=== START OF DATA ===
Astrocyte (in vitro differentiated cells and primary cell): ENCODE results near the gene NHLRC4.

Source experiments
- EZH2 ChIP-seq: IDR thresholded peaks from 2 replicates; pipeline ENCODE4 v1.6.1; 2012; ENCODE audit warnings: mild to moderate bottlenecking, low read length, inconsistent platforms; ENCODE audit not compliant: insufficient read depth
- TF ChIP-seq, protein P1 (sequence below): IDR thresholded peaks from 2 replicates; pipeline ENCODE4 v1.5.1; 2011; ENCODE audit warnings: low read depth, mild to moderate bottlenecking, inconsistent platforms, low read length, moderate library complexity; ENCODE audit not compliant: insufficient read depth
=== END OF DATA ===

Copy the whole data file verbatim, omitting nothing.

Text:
Astrocyte (in vitro differentiated cells and primary cell): ENCODE results near the gene NHLRC4.

Source experiments
- EZH2 ChIP-seq: IDR thresholded peaks from 2 replicates; pipeline ENCODE4 v1.6.1; 2012; ENCODE audit warnings: mild to moderate bottlenecking, low read length, inconsistent platforms; ENCODE audit not compliant: insufficient read depth
- TF ChIP-seq, protein P1 (sequence below): IDR thresholded peaks from 2 replicates; pipeline ENCODE4 v1.5.1; 2011; ENCODE audit warnings: low read depth, mild to moderate bottlenecking, inconsistent platforms, low read length, moderate library complexity; ENCODE audit not compliant: insufficient read depth